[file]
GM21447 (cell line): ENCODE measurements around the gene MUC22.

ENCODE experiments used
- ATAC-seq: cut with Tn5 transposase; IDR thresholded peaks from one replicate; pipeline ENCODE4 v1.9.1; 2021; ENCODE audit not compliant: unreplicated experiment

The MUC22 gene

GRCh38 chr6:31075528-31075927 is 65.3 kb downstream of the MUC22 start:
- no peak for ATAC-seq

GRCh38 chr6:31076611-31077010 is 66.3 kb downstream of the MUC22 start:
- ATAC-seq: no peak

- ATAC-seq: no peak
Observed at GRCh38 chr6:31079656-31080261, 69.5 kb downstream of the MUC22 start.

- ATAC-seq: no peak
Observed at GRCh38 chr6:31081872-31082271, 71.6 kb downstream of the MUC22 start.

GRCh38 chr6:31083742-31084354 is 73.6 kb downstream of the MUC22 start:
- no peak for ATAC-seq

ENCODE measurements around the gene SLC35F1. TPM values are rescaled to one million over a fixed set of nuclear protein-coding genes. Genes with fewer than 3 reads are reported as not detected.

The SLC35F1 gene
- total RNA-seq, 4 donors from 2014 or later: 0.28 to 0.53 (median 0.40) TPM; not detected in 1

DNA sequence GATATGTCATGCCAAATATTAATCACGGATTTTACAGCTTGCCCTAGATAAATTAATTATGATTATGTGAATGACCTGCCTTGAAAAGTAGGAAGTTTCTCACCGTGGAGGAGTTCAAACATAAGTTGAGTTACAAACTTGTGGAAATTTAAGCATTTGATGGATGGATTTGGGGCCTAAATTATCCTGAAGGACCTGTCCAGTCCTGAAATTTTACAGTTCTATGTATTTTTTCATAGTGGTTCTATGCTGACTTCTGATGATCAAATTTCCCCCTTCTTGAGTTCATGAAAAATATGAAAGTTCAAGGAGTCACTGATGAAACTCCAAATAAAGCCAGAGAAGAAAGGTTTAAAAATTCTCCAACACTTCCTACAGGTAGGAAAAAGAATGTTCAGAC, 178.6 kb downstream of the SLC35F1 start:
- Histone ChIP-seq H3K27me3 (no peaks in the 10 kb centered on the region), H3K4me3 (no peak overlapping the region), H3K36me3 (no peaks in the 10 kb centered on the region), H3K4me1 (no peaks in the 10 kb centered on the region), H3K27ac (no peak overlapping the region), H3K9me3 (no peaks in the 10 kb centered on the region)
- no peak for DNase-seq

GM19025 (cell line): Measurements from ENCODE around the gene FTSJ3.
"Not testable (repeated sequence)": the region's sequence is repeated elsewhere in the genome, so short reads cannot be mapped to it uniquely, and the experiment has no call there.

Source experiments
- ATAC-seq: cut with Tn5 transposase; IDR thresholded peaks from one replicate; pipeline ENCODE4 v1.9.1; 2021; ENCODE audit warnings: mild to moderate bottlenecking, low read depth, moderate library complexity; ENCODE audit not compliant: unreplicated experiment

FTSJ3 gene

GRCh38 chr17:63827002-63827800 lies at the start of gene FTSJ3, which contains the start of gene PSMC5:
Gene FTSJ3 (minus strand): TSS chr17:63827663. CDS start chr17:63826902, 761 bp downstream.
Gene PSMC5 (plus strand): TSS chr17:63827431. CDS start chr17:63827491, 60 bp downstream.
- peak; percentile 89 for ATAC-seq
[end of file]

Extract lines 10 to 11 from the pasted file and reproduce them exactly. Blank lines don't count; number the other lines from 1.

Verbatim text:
Observed at GRCh38 chr6:31079656-31080261, 69.5 kb downstream of the MUC22 start.

- ATAC-seq: no peak